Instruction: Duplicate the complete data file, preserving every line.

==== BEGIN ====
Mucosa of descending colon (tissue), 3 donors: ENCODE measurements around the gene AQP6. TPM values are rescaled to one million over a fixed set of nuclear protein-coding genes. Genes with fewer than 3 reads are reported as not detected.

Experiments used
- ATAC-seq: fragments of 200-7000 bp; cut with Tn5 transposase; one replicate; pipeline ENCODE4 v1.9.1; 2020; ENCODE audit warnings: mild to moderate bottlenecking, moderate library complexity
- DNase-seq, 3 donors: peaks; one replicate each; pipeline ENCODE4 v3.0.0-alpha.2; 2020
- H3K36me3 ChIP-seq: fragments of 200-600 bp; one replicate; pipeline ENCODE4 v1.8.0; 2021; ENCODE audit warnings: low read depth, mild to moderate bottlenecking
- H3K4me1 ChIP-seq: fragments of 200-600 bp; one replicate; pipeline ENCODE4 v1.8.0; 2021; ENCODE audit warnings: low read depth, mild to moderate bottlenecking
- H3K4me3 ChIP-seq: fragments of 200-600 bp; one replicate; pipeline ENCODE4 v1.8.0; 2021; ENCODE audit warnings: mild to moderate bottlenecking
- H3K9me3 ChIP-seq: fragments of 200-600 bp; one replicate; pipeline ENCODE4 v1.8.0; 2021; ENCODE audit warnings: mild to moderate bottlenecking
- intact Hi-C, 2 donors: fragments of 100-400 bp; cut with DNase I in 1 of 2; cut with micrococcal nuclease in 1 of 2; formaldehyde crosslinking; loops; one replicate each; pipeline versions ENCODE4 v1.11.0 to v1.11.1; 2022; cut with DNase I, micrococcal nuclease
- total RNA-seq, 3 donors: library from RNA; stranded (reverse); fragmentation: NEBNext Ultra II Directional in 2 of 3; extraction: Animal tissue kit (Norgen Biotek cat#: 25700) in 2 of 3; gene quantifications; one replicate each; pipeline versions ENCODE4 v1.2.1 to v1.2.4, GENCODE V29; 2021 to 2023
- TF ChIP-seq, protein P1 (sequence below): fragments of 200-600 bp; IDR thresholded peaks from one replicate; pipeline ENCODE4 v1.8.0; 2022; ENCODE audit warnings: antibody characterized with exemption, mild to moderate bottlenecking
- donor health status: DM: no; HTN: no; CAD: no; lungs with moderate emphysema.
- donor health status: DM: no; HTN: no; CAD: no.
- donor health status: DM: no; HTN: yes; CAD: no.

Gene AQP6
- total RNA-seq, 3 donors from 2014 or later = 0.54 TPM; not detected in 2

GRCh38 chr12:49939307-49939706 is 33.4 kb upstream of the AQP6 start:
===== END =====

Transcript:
Mucosa of descending colon (tissue), 3 donors: ENCODE measurements around the gene AQP6. TPM values are rescaled to one million over a fixed set of nuclear protein-coding genes. Genes with fewer than 3 reads are reported as not detected.

Experiments used
- ATAC-seq: fragments of 200-7000 bp; cut with Tn5 transposase; one replicate; pipeline ENCODE4 v1.9.1; 2020; ENCODE audit warnings: mild to moderate bottlenecking, moderate library complexity
- DNase-seq, 3 donors: peaks; one replicate each; pipeline ENCODE4 v3.0.0-alpha.2; 2020
- H3K36me3 ChIP-seq: fragments of 200-600 bp; one replicate; pipeline ENCODE4 v1.8.0; 2021; ENCODE audit warnings: low read depth, mild to moderate bottlenecking
- H3K4me1 ChIP-seq: fragments of 200-600 bp; one replicate; pipeline ENCODE4 v1.8.0; 2021; ENCODE audit warnings: low read depth, mild to moderate bottlenecking
- H3K4me3 ChIP-seq: fragments of 200-600 bp; one replicate; pipeline ENCODE4 v1.8.0; 2021; ENCODE audit warnings: mild to moderate bottlenecking
- H3K9me3 ChIP-seq: fragments of 200-600 bp; one replicate; pipeline ENCODE4 v1.8.0; 2021; ENCODE audit warnings: mild to moderate bottlenecking
- intact Hi-C, 2 donors: fragments of 100-400 bp; cut with DNase I in 1 of 2; cut with micrococcal nuclease in 1 of 2; formaldehyde crosslinking; loops; one replicate each; pipeline versions ENCODE4 v1.11.0 to v1.11.1; 2022; cut with DNase I, micrococcal nuclease
- total RNA-seq, 3 donors: library from RNA; stranded (reverse); fragmentation: NEBNext Ultra II Directional in 2 of 3; extraction: Animal tissue kit (Norgen Biotek cat#: 25700) in 2 of 3; gene quantifications; one replicate each; pipeline versions ENCODE4 v1.2.1 to v1.2.4, GENCODE V29; 2021 to 2023
- TF ChIP-seq, protein P1 (sequence below): fragments of 200-600 bp; IDR thresholded peaks from one replicate; pipeline ENCODE4 v1.8.0; 2022; ENCODE audit warnings: antibody characterized with exemption, mild to moderate bottlenecking
- donor health status: DM: no; HTN: no; CAD: no; lungs with moderate emphysema.
- donor health status: DM: no; HTN: no; CAD: no.
- donor health status: DM: no; HTN: yes; CAD: no.

Gene AQP6
- total RNA-seq, 3 donors from 2014 or later = 0.54 TPM; not detected in 2

GRCh38 chr12:49939307-49939706 is 33.4 kb upstream of the AQP6 start: